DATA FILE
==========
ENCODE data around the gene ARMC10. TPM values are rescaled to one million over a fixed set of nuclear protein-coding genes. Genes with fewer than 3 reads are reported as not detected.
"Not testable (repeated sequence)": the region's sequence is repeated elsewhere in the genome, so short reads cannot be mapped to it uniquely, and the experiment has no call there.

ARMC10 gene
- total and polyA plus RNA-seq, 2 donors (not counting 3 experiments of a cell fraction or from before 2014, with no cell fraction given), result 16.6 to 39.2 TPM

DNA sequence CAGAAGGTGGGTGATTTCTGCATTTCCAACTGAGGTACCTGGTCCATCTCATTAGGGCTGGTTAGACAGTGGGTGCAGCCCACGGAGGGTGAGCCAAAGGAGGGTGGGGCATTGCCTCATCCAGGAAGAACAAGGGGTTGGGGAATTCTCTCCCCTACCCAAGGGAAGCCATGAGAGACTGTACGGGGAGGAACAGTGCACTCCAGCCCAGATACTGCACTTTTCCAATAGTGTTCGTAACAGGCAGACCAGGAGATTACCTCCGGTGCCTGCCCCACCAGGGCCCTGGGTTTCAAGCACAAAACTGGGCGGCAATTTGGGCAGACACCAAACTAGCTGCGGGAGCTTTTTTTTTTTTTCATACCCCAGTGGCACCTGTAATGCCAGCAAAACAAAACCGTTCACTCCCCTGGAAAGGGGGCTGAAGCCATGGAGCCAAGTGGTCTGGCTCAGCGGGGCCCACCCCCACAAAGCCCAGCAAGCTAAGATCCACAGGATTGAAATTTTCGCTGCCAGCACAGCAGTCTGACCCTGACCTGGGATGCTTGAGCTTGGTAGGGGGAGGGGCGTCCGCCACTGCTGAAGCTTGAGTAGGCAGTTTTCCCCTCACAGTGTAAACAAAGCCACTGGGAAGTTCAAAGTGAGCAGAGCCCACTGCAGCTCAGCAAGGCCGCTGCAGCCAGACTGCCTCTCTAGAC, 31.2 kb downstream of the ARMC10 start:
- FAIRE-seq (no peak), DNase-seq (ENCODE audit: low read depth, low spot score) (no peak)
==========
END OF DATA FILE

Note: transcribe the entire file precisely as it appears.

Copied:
ENCODE data around the gene ARMC10. TPM values are rescaled to one million over a fixed set of nuclear protein-coding genes. Genes with fewer than 3 reads are reported as not detected.
"Not testable (repeated sequence)": the region's sequence is repeated elsewhere in the genome, so short reads cannot be mapped to it uniquely, and the experiment has no call there.

ARMC10 gene
- total and polyA plus RNA-seq, 2 donors (not counting 3 experiments of a cell fraction or from before 2014, with no cell fraction given), result 16.6 to 39.2 TPM

DNA sequence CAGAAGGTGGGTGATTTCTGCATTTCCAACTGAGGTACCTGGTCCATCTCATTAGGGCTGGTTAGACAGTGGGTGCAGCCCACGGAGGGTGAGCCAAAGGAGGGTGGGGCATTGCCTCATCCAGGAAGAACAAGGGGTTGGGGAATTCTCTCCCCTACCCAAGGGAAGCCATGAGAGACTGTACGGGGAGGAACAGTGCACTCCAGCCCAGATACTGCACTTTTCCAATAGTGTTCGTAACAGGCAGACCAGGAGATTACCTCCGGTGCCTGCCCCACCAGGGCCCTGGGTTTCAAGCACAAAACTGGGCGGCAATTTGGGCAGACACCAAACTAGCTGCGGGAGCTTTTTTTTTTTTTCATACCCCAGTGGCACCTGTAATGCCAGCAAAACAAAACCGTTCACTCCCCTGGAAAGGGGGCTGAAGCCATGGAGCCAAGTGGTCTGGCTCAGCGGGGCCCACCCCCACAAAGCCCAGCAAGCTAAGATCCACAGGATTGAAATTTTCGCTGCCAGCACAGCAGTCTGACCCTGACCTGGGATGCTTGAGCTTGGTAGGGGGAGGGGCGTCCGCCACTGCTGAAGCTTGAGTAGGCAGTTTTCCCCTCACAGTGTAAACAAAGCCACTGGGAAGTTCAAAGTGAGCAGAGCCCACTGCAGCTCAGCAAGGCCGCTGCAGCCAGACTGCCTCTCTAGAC, 31.2 kb downstream of the ARMC10 start:
- FAIRE-seq (no peak), DNase-seq (ENCODE audit: low read depth, low spot score) (no peak)